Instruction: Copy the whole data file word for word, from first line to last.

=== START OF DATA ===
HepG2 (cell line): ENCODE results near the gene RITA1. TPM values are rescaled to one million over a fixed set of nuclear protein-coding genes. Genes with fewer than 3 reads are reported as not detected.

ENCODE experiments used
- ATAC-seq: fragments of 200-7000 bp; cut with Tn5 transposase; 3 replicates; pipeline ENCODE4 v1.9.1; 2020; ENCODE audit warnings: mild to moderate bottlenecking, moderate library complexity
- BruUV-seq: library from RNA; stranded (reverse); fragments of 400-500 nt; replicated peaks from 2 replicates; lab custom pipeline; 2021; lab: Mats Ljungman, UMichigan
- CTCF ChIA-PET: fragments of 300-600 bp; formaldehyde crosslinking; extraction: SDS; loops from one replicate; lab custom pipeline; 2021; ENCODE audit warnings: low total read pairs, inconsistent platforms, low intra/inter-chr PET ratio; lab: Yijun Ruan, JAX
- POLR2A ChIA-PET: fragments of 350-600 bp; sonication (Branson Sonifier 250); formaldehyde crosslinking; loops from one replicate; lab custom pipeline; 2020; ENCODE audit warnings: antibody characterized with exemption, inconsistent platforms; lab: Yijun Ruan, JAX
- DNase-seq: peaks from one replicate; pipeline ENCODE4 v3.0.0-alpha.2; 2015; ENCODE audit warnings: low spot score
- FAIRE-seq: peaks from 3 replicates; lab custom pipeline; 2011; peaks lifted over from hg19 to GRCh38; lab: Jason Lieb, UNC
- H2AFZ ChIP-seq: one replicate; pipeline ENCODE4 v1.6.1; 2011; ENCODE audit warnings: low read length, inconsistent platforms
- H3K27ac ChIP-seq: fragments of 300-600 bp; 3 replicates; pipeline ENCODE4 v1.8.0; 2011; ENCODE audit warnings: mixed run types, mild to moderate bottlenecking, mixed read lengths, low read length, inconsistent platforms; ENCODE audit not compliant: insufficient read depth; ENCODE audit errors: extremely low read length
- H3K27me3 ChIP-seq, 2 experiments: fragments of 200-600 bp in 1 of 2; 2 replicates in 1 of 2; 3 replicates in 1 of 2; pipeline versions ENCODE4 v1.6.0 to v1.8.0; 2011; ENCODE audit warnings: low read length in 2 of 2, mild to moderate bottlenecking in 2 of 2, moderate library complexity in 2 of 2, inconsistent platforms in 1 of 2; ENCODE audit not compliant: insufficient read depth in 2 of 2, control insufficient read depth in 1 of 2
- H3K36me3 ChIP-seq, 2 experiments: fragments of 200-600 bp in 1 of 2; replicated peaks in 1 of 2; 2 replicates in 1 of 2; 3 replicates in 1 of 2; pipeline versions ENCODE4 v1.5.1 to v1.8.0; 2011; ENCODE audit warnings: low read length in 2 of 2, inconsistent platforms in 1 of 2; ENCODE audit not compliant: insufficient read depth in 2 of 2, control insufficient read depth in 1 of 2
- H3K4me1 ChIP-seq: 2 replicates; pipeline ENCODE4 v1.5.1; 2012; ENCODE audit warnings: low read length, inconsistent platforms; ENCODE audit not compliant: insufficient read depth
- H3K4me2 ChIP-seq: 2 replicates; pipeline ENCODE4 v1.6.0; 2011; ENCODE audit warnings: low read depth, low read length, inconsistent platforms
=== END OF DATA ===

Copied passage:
HepG2 (cell line): ENCODE results near the gene RITA1. TPM values are rescaled to one million over a fixed set of nuclear protein-coding genes. Genes with fewer than 3 reads are reported as not detected.

ENCODE experiments used
- ATAC-seq: fragments of 200-7000 bp; cut with Tn5 transposase; 3 replicates; pipeline ENCODE4 v1.9.1; 2020; ENCODE audit warnings: mild to moderate bottlenecking, moderate library complexity
- BruUV-seq: library from RNA; stranded (reverse); fragments of 400-500 nt; replicated peaks from 2 replicates; lab custom pipeline; 2021; lab: Mats Ljungman, UMichigan
- CTCF ChIA-PET: fragments of 300-600 bp; formaldehyde crosslinking; extraction: SDS; loops from one replicate; lab custom pipeline; 2021; ENCODE audit warnings: low total read pairs, inconsistent platforms, low intra/inter-chr PET ratio; lab: Yijun Ruan, JAX
- POLR2A ChIA-PET: fragments of 350-600 bp; sonication (Branson Sonifier 250); formaldehyde crosslinking; loops from one replicate; lab custom pipeline; 2020; ENCODE audit warnings: antibody characterized with exemption, inconsistent platforms; lab: Yijun Ruan, JAX
- DNase-seq: peaks from one replicate; pipeline ENCODE4 v3.0.0-alpha.2; 2015; ENCODE audit warnings: low spot score
- FAIRE-seq: peaks from 3 replicates; lab custom pipeline; 2011; peaks lifted over from hg19 to GRCh38; lab: Jason Lieb, UNC
- H2AFZ ChIP-seq: one replicate; pipeline ENCODE4 v1.6.1; 2011; ENCODE audit warnings: low read length, inconsistent platforms
- H3K27ac ChIP-seq: fragments of 300-600 bp; 3 replicates; pipeline ENCODE4 v1.8.0; 2011; ENCODE audit warnings: mixed run types, mild to moderate bottlenecking, mixed read lengths, low read length, inconsistent platforms; ENCODE audit not compliant: insufficient read depth; ENCODE audit errors: extremely low read length
- H3K27me3 ChIP-seq, 2 experiments: fragments of 200-600 bp in 1 of 2; 2 replicates in 1 of 2; 3 replicates in 1 of 2; pipeline versions ENCODE4 v1.6.0 to v1.8.0; 2011; ENCODE audit warnings: low read length in 2 of 2, mild to moderate bottlenecking in 2 of 2, moderate library complexity in 2 of 2, inconsistent platforms in 1 of 2; ENCODE audit not compliant: insufficient read depth in 2 of 2, control insufficient read depth in 1 of 2
- H3K36me3 ChIP-seq, 2 experiments: fragments of 200-600 bp in 1 of 2; replicated peaks in 1 of 2; 2 replicates in 1 of 2; 3 replicates in 1 of 2; pipeline versions ENCODE4 v1.5.1 to v1.8.0; 2011; ENCODE audit warnings: low read length in 2 of 2, inconsistent platforms in 1 of 2; ENCODE audit not compliant: insufficient read depth in 2 of 2, control insufficient read depth in 1 of 2
- H3K4me1 ChIP-seq: 2 replicates; pipeline ENCODE4 v1.5.1; 2012; ENCODE audit warnings: low read length, inconsistent platforms; ENCODE audit not compliant: insufficient read depth
- H3K4me2 ChIP-seq: 2 replicates; pipeline ENCODE4 v1.6.0; 2011; ENCODE audit warnings: low read depth, low read length, inconsistent platforms